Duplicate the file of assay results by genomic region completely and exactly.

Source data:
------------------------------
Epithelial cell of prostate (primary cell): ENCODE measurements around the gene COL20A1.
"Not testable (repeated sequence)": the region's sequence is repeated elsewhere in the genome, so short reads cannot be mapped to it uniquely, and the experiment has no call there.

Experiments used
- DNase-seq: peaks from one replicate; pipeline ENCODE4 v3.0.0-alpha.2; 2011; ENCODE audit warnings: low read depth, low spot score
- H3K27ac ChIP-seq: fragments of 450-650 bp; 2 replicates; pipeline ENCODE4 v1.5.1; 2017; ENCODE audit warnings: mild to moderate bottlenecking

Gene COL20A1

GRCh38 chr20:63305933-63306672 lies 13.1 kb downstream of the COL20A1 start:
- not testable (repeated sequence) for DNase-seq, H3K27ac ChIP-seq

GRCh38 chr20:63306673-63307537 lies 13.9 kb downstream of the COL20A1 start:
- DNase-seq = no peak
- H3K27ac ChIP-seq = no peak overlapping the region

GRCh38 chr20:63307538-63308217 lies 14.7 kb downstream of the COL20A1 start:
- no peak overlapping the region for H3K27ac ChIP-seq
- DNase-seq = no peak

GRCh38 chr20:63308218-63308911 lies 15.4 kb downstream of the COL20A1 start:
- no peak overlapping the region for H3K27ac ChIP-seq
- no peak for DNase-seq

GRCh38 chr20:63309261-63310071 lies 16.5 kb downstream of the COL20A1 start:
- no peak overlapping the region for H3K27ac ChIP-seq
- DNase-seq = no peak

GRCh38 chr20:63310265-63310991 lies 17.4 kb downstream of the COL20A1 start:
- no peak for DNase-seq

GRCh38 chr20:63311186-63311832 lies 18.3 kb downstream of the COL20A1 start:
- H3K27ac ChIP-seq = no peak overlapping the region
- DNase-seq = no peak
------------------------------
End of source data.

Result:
Epithelial cell of prostate (primary cell): ENCODE measurements around the gene COL20A1.
"Not testable (repeated sequence)": the region's sequence is repeated elsewhere in the genome, so short reads cannot be mapped to it uniquely, and the experiment has no call there.

Experiments used
- DNase-seq: peaks from one replicate; pipeline ENCODE4 v3.0.0-alpha.2; 2011; ENCODE audit warnings: low read depth, low spot score
- H3K27ac ChIP-seq: fragments of 450-650 bp; 2 replicates; pipeline ENCODE4 v1.5.1; 2017; ENCODE audit warnings: mild to moderate bottlenecking

Gene COL20A1

GRCh38 chr20:63305933-63306672 lies 13.1 kb downstream of the COL20A1 start:
- not testable (repeated sequence) for DNase-seq, H3K27ac ChIP-seq

GRCh38 chr20:63306673-63307537 lies 13.9 kb downstream of the COL20A1 start:
- DNase-seq = no peak
- H3K27ac ChIP-seq = no peak overlapping the region

GRCh38 chr20:63307538-63308217 lies 14.7 kb downstream of the COL20A1 start:
- no peak overlapping the region for H3K27ac ChIP-seq
- DNase-seq = no peak

GRCh38 chr20:63308218-63308911 lies 15.4 kb downstream of the COL20A1 start:
- no peak overlapping the region for H3K27ac ChIP-seq
- no peak for DNase-seq

GRCh38 chr20:63309261-63310071 lies 16.5 kb downstream of the COL20A1 start:
- no peak overlapping the region for H3K27ac ChIP-seq
- DNase-seq = no peak

GRCh38 chr20:63310265-63310991 lies 17.4 kb downstream of the COL20A1 start:
- no peak for DNase-seq

GRCh38 chr20:63311186-63311832 lies 18.3 kb downstream of the COL20A1 start:
- H3K27ac ChIP-seq = no peak overlapping the region
- DNase-seq = no peak